They need coaxing. Fussy perennials are probably not the easiest seeds to START learning about INDOOR seed sprouting, or direct sowing. Vigorous annuals are easier to start indoors or direct in soil.

"Stratification" can be a several weeks of steady cold and wet (like winter or spring) before they are willing to sprout. Or cycles of cool and warm while damp but not soggy. I guess some seeds must need freezing temperatures. Or some other combination.

Because I'm a nerd, I'm tempted to read Dr. Deno's books and try to simulate all the needed conditions with a fridge and back porch and paper towels and lots of fussing around. Instead, up to now, I've ignored the directions and gotten by with 20-40% germination the indoor lazy way (sow and wait and hope).

But SMART gardeners use winter-sowing for seeds that need startification.

It's like outdoor sowing in a cold frame or sheltered seed bed. They give the seeds good, well-draining soilless mix and a "micro-greenhouse" or "mini-cold-frame". Namely, a milk jug or soda bottle cut in half, or a translucent sweater box with clear lid and lots of small pots in it.

Sow the seeds in the jugs or box, replace the lid, set outside in winter or very early spring.

Maybe keep it in the shade so it does not cook on clear days.

Wait for nature to provide the warm/cool/cold cycles.

Let them get a few inches tall in the jug, then gradually remove the lid over a period of time so they harden off.

Split them apart into individual seedlings, or tear it into four chunks, or plan t the whole big chunk of seedlings in on e place and let the strongest survive.

I was taught to have plenty of drainage and ventilation holes, so that snow melt and rain would water it for me. If the drain holes freeze solid, get them up off the gorund. Keep them from blowing away! Keep dogs from chewing them up. Take pictures of dozens of m ilk jugs lined up in rows and columns, like an army of dwarves with funny hats.

But the best perennial gardener I know (Jonna Sudenious) does her winter-sowing in sealed tubs with no drainage holes or air vents. Since they don't dry out, they need more water! For her soiless mix, she uses pure, coarse vermiculite. Check her web site, she starts LOTS of operennials this way! (She's in the DG Garden watchdog Top Five). http://www.seedsite.eu/

The WS jugs provide good, ventilated soil and steady moisture.
Steady temperatures, but enough variation to meet the seeds' needs.
Protection from extremes of temperature or wet and dry.

Protection from insects, weeds, slugs, birds, pets, worms, wash-away, rot, mold and mildew.

Like nature, but more protected.

BTW, when people say "winter-sowed", they might also mean "spring-sowed". The jugs or tubs are just like small cold frames. They let you start annuals outside in spring EARLIER than you could start them directly in soil.

... AS LONG AS you start them AFTER the cycles of prolonged hard frost and prolonged misleading warm spells are past. Even with WS tubs, annuals need you to avoid weeks of warmth that make them sprout ... followed b y a week of hard frost that kills them dead. Or maybe you could lug them inside during the cold snaps??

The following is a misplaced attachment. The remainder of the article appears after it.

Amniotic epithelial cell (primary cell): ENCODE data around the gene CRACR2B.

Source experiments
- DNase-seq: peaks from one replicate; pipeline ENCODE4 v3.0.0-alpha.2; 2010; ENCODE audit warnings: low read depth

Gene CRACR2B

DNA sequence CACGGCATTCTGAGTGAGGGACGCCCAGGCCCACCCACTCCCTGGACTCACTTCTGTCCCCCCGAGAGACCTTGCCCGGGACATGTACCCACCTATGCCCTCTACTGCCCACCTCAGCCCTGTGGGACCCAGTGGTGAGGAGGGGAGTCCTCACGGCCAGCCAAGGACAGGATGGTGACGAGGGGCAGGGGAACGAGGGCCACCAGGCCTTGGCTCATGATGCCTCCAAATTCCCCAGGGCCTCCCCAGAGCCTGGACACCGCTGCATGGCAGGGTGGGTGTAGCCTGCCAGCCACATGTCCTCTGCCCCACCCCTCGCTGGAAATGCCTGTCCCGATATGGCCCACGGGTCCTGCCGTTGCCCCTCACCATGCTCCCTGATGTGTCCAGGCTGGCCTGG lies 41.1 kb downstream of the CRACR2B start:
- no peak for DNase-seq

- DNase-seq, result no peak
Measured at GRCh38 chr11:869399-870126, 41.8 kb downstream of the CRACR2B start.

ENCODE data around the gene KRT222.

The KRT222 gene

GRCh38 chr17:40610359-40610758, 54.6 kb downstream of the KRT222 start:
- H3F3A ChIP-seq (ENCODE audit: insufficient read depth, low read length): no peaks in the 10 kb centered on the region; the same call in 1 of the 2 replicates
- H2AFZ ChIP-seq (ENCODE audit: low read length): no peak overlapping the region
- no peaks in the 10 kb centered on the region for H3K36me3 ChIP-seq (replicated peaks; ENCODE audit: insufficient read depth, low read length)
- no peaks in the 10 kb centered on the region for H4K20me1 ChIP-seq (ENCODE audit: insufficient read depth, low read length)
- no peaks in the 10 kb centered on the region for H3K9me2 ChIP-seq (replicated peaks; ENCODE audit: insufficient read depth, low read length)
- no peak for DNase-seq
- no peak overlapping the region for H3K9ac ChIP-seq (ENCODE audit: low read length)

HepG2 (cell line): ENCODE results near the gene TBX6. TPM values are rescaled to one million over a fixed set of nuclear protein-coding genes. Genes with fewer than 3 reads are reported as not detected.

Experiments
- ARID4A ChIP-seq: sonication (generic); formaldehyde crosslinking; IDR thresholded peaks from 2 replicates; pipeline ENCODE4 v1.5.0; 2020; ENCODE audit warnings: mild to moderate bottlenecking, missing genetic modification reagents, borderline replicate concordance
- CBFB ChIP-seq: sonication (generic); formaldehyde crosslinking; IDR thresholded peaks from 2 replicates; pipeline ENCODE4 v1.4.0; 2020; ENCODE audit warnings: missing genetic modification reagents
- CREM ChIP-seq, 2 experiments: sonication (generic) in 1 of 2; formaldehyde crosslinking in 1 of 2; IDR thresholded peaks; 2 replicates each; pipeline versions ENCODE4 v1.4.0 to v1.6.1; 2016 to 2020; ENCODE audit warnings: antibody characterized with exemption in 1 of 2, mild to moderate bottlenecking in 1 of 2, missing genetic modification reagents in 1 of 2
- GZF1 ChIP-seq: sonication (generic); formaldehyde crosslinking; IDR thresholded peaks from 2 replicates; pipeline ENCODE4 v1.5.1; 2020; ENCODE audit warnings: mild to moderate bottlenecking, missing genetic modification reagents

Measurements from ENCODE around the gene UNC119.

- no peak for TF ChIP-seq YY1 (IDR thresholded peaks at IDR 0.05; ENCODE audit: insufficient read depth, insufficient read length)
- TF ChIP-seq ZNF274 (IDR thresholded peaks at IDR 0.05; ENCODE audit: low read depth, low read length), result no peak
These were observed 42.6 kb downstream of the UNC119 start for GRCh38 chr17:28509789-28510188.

Let's see ... yes, DG has a whole WS forum! They can say it better and answer questions from experience.
http://davesgarden.com/community/forums/f/coldsow/all/

One year I killed every seed EXCEPT the very "difficult" Penstemon varieties I tried to WS. Those Penstemon fooled me. I thought they were dead, too, and I just didn't throw the soil into a bed until June. Then I saw the TINY P. seedlings. They kept growing SLOWLY through the rest of fall and the next winter, then finally died when I let them dry out (still less than 1" tall).




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blomma

blomma
Wyoming, WY
(Zone 4a)

March 25, 2013
7:52 PM

Post #9462001

birder, and Mike
You are correct regarding cold for stratification. However cold alone won't do it. Nature provides moisture too. So, stratification is actually moist cold. However, it isn't just cold. The cold for many difficult seeds has to flunctuate. It is nature's way of assuring that seeds don't sprout when they can't survive. Usually there is a "clock" inside the seed that determines when the time is right for the seeds to safely sprout.

A great example is Iris seeds. They require 12 weeks of less than 40 degrees temperature that fluctuate to break dormancy. They will sprout during spring when temperature reaches 55 to 70 degrees. I sow them in plastic shoe boxes November. The seeding mix is moistened, the box is covered and stored on the North side of my house in a large bin

Unheated garage can also be used..

I fail to see the reason to WS annuals. Most sprout easily and don't need stratification. Also to sow them in jugs to me makes it difficult to get them out and seperate. It delays their growth since they have to get established growing new roots to anchor them. If WS, why not in plastic shoe boxes (Walmart cheap)

1] Iris seeds in bins November 2011
2] Iris seedlings April 1st, 2012
3] Iris seedlings in 6-pack acclimated on the east side of garage for morning sun before planted in nursery. April 22, 2012

Yes, Penstemons are difficult to sow. Most varieties require stratification. J Hudson seeds have a full page devoted to the different Penstemon and sowing.

This message was edited Mar 25, 2013 7:54 PM

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Pfg
(Pam) Warren, CT
(Zone 5b)

March 25, 2013
9:46 PM

Post #9462083

SparklinBarb, welcome, and don't worry, we've all been there. Just keep asking questions and digging around the forums, and you'll be caught up in no time. Of course that doesn't mean knowing everything, lol. There's always more to learn...